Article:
Given the blatantly antagonistic Obama decision to name Susan Rice as national security advisor, it seems reasonable to expect Republicans to try to block the nomination of Samantha Power to the post of ambassador to the UN. Interestingly, Power has made a number of enemies in her own party. Most memorably, Power described Hillary Clinton as a "monster" during the 2008 Democratic primary. Power somewhat lamely tried to pass off these comments as "off the record" before apologizing profusely and resigning her position in the Obama campaign. In fact, it was the mess stemming from this gaffe that prevented Power from receiving an appointment during the first Obama term. Clinton and Power were reconciled by mutual friend Richard Holbrooke, but there is undoubtedly some residual bitterness from that primary fight.
In addition to her anti-Clinton missteps, Power departs from the dovish orthodoxy of most liberal foreign policy. Her most famous work is a strong defense of military intervention to stop human rights atrocities. While many liberals are sympathetic to aiding the oppressed peoples of foreign countries, they question the wisdom of direct, military intervention. Given the current crisis in Syria, Power's hawkish beliefs may draw negative attention from some members of Congress.
For Republicans, the Power nomination encapsulates a number of perceived flaws in the personality and policy positions of the Obama administration. In terms of policy, Power has made a number of controversial statements on Israel. Power seems not only to provide weak support for Israel, but even suggests that the U.S. should employ the military to promote Palestinian interests. This will undoubtedly incense Republicans. Power's views on how to handle Syria also seem somewhat opposed to the current track pursued by Secretary of State John Kerry and will raise questions about apparent rudderlessness of team Obama's foreign policy.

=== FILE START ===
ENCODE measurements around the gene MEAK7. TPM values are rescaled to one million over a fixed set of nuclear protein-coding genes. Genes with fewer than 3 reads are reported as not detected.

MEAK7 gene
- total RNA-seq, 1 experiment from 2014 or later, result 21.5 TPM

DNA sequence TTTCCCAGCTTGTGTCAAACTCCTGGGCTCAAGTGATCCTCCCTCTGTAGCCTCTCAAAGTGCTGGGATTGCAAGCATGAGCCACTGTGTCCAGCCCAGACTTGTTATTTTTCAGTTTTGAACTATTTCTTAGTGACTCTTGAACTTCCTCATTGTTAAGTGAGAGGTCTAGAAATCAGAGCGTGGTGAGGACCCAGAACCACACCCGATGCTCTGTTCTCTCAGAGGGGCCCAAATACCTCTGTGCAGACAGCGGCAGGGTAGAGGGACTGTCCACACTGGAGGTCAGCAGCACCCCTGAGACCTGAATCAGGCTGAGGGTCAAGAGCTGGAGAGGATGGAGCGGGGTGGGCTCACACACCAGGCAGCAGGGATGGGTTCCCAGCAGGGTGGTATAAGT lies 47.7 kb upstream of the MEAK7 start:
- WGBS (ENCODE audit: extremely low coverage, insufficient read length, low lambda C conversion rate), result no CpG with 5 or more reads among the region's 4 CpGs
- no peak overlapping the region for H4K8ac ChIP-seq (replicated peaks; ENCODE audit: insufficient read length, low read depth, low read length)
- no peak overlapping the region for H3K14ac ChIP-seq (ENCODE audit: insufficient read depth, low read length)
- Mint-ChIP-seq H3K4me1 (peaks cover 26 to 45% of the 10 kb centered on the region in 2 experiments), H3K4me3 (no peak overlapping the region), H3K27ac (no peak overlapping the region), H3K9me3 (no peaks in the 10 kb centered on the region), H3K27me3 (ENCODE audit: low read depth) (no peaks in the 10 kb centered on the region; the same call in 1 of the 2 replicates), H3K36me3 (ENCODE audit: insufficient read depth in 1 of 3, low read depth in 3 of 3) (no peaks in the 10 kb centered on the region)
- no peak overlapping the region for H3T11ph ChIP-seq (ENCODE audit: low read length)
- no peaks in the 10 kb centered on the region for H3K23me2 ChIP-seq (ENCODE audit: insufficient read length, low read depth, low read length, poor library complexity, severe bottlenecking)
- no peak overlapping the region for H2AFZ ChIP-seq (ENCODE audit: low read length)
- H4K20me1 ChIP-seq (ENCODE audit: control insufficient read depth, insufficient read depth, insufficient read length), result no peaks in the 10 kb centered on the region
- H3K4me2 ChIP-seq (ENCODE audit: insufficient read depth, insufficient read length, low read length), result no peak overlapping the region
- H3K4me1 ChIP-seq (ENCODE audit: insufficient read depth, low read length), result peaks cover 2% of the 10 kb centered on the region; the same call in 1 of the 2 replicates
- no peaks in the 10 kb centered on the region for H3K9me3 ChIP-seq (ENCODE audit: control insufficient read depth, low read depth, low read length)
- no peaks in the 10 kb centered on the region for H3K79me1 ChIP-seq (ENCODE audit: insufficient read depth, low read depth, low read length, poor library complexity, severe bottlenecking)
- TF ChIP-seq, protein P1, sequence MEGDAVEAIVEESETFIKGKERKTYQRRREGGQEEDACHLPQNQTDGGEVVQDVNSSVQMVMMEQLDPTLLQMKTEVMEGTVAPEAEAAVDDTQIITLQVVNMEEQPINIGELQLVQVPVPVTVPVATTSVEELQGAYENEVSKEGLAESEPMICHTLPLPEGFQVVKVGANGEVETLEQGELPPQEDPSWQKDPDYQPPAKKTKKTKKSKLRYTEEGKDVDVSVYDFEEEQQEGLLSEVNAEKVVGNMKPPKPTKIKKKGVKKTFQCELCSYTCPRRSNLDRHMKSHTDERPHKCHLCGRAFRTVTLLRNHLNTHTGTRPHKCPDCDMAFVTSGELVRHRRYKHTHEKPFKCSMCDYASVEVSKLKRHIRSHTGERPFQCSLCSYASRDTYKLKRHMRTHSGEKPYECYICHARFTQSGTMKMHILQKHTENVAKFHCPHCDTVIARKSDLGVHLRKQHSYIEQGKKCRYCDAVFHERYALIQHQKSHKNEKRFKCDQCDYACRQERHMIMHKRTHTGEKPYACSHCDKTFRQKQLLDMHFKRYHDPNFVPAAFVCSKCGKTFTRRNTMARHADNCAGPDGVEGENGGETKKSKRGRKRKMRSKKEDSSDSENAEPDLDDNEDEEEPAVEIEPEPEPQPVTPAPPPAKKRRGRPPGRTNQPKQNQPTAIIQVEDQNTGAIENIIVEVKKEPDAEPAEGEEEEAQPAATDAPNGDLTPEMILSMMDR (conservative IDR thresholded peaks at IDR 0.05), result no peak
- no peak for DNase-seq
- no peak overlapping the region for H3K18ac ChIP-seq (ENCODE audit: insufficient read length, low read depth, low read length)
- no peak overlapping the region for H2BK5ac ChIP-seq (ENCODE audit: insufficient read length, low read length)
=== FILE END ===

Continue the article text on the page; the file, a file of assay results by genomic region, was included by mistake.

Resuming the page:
Perhaps more concerning than her at times outlandish thoughts on policy is Power's background. Power is yet another Obama henchman who seems to have obtained her position more through friendship than talent. Besides lathering praise on, and working for, Obama's 2008 presidential run, Power offered to leave Harvard and work for Obama when he was just a senator. She also is a member of a sect within the administration that is extremely attached to their Irish connections. This group, including Vice President Biden and White House Chief of Staff Denis McDonough have only added to the frat-like atmosphere that seems to be taking over the executive branch. Increasingly, the administration seems to be retreating to a small group of elite friends to the detriment of collecting diverse viewpoints or engaging conflict on policy positions.
While Republicans may be uncomfortable with this nomination, they must tread carefully to avoid appearing mean-spirited. As a party that is struggling with women voters, torpedoing Power so soon after Rice while allowing Secretary Kerry to cruise through may draw criticism. Such critique would be unfair, but par for the course in D.C.'s current political climate. Republicans may just have to accept the indignation of this nomination and try to minimize the damage Power can do in her new role.